The largest provincial park in Ontario is home to hundreds of wildlife including polar bears, caribou, and moose, but it’s also completely void of human life. Oh and it’s almost impossible to visit. Nonetheless, it still sparks our curiosity! Here’s what to know about Polar Bear Provincial Park.

According to Ontario Parks, Polar Bear PP is a non-operating park therefore there are no facilities. It is difficult, almost impossible to visit and it’s only accessible by air.

The area features unspoiled low-lying tundra with sub-arctic conditions. About 8,000 years ago, it was covered in glacial ice, and a huge freshwater sea.

It is now fully inhabited by animals like marten, fox, beaver, goose, black bear, and polar bears.

But as we mentioned previously, this park is barren and only animals coexist here.

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Though, there is an abandoned radar station that was part of a former military defence line!

According to Ontario Parks, the only signs of human interaction here are squat metal buildings, oil tanks, radio towers, a few radar dishes, and a landing airstrip.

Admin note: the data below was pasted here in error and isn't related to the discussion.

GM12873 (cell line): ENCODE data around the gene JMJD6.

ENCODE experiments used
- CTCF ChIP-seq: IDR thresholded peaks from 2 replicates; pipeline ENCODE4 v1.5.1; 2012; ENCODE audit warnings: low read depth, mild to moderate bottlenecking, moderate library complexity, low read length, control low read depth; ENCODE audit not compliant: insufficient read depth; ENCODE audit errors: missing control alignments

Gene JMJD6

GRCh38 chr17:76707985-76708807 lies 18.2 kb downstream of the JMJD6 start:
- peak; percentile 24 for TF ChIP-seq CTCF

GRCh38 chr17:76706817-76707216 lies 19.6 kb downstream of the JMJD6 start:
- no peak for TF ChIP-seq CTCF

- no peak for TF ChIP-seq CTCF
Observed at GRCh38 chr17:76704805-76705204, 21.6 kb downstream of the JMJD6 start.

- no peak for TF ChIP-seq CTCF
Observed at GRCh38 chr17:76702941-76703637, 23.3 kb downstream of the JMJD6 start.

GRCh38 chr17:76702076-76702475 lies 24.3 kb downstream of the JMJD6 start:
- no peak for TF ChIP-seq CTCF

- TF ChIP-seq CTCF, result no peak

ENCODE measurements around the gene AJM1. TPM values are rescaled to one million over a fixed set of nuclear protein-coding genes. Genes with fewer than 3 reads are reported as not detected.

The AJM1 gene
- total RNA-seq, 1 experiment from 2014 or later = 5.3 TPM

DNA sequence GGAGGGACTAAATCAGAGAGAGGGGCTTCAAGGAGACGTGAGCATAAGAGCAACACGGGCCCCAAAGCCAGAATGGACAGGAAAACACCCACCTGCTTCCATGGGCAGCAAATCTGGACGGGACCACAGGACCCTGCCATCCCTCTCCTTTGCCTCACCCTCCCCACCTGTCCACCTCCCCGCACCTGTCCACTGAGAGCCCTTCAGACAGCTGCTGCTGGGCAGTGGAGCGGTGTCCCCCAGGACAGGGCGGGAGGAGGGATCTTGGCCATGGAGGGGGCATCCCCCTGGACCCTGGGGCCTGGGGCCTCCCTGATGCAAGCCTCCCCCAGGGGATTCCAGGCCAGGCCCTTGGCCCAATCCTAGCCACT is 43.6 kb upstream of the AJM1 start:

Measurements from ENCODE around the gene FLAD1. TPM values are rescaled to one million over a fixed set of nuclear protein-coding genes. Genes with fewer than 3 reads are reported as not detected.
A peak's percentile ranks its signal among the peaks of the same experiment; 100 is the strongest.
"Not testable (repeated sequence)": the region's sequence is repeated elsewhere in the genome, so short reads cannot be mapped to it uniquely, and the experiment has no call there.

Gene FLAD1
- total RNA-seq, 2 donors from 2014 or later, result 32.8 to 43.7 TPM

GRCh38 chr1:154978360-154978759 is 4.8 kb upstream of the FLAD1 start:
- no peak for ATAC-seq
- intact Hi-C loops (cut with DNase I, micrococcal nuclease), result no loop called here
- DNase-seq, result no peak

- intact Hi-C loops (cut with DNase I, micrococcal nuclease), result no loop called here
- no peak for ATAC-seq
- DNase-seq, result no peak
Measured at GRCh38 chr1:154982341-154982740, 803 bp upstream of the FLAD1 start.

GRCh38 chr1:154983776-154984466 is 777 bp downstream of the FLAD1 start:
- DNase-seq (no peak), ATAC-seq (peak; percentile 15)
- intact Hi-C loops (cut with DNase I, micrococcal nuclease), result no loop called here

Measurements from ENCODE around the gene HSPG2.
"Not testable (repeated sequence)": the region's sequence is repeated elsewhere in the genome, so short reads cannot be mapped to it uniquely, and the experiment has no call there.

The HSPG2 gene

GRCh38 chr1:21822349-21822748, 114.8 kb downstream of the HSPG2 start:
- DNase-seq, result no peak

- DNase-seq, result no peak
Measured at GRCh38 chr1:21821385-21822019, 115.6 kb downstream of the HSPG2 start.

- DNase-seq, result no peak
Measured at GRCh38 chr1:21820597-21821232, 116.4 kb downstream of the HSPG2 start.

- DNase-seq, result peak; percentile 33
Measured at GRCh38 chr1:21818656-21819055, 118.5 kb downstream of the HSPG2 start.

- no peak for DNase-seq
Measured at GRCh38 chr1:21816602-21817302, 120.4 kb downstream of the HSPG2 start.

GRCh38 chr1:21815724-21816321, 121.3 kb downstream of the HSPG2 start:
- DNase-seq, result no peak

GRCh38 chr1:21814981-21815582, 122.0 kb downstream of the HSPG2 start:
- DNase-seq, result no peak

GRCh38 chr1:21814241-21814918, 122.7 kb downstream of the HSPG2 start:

The only way to actually reach the park is by plane but a landing permit must be obtained before landing here.

If by ANY chance visitors are able to visit the park, Ontario Parks suggests they bring “at least one week’s extra supplies in case their departure is delayed due to bad weather. Tents should not rise any higher than necessary, due to the possibility of strong winds.”

Per Ontario Parks, this land is considered the most “temperately located mainland tundra in the world.”

Though you may never actually visit this park in your lifetime, it’s still cool to know it exists!

Maybe we’ll stick to day trip adventures…

Polar Bear Provincial Park

Where: On the western shore of Hudson Bay, above James Bay, in the far northern area of the province.